Album: Kwento Pop
Artist: Blue Ketchup
Release on June 2007
Label: VIVA Records
Composer: GOMER SUMIHIG
Emil Miras (lead vocals)
Gomer Sumilhig (rhythm guitar & vocals)
Pax Alcantara (lead guitar)
Bombie Almendrala (bass)
Ronald Dizon (keyboards)
Anthony Valderama (drums & percussions)
A NEW TASTE OF POP
New Viva Records artist, Blue Ketchup, adds a new ingredient to the Pinoy mainstream music recipe.
Contrary to what some people would like to believe, there's more to pop music than what the swill merchants would have you buy. Music, in any shape or form, needs inspiration to earn its soul. For new Viva Records artists Blue Ketchup, self-confessed champions of pop, their muse comes from a simple desire to make music and to share their stories through song.
Formed in 2003, vocalist Emil Miras' nagging desire to put up a band pushed him to seek the help of Darwin Hernandez, a hook-up brought about by his best friend who turned out to be the cousin of the band manager. But with his own band, 6Cyclemind, just about to get off ground, Darwin begged off—leaving Emil to his own devices. Through friends and other connections, he eventually met guitarist/vocalist Gomer Sumilhig, who then already had a cache of songs recollecting personal experiences and all the things and feelings he didn't have the nerve to tell a girl.
Four years later, Blue Ketchup—a band with a much serious power pop sound than their name belies—is now a proper group with a fixed line-up (Emil, Gomer, keyboardist Ronnie Dizon, guitarist Pax Alcantara, bassist Bombie Almendrala and drummer Levi Arago) and included in Darwin Hernandez' roster of bands he manages under Soupstar Entertainment, alongside 6Cyclemind, Imago and Sandwich, among others. But more importantly, they now break into the mainstream via a debut album, Kwento Pop, released under Viva Records.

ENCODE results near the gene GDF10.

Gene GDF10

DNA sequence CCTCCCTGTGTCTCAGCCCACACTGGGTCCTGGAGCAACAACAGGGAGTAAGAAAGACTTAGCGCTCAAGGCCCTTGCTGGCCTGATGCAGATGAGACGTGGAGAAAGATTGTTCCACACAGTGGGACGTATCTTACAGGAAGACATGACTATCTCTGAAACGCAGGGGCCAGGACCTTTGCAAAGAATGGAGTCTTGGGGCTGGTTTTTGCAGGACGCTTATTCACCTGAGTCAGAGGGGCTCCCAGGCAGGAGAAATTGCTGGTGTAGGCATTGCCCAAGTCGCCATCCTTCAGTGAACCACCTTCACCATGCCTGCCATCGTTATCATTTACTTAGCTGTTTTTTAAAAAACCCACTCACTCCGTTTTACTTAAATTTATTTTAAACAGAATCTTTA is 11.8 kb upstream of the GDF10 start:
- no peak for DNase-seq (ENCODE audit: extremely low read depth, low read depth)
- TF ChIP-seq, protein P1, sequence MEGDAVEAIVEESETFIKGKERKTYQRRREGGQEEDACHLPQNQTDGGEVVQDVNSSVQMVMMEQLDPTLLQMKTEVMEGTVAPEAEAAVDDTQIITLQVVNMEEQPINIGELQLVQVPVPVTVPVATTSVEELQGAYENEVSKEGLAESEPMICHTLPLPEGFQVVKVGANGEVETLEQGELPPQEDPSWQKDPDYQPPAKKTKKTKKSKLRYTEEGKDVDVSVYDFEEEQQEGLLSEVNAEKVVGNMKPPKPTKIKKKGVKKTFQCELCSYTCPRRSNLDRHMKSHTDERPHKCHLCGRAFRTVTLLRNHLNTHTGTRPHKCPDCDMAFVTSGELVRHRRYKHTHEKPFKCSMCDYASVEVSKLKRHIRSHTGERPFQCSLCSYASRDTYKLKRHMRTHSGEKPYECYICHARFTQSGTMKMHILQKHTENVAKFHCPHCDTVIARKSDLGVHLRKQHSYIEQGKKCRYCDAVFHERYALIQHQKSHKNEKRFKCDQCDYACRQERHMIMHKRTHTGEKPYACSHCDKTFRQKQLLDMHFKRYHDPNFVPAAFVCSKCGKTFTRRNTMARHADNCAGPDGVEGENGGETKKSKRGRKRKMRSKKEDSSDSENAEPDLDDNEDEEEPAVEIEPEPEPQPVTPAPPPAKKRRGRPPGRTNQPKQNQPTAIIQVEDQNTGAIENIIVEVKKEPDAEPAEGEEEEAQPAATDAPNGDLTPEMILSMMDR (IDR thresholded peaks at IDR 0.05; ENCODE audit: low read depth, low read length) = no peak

If the album title is any indication, music fans are definitely in for a musical storytelling treat. "Yung take namin dito, parang we went back to those times na 'yung songwriting, more on storytelling," keyboardist Ronnie explains. "If you know Rupert Holmes... or even Bodji Dasig who sang 'Ale,' which we also covered in the album. We noticed na marami sa songs namin, ganun ang tema—storytelling."
The carrier single, "Bro," is, in fact, a story of a guy who is in love with a girl who is going out with another man, but whom the guy thinks may actually have feelings for him. Well, love triangles are a complicated thing. But this song is simple, engaging, and done in bossa nova—a musical genre that has caught many a listeners' fancy these days.
Gomer says he originally wrote a line for "Bro" that went, "Bru, i-text mo ako," a phrase he couldn't get off his head. For this album, however, Gomer has refined the song, and made it into a tale of love and longing. Without the signature desperation that's famous with a lot of emo songs, it is as vocalist Emil says, "full of Pinoy wit." It is also a very hopeful little ditty that ends with a half-kidding, "'Pag break na kayo, i-text mo ako..."
The rest of the cuts in Kwento Pop are feel-good, easy listening songs that call to mind the glory days of The Apo—when pop music was teemed with real Pinoy sensibilities—and even, more recently, True Faith. The songs also call to mind the most common feelings and experiences of love like: "Indyanera," an almost-bossa track with a twist, that tells the story of a guy who is always being made to wait by his girl; "Basta't Ikaw," a song of devotion; "Bihag," a pop gem about the confusion brought about by the initial stirrings of the heart; "Paano," a duet between Emil and the lovely Rachelle Ann Go; "Hairstyle," a song Gomer wrote a long time ago dedicated to Barbie Almalbis; and, of course, "Ale," the ultimate song of heavenly hook-ups, if there ever was one.
So don't dismiss Blue Ketchup yet. Their stories may just be yours. And their songs may just add a bit of spice to the soundtrack of your lives.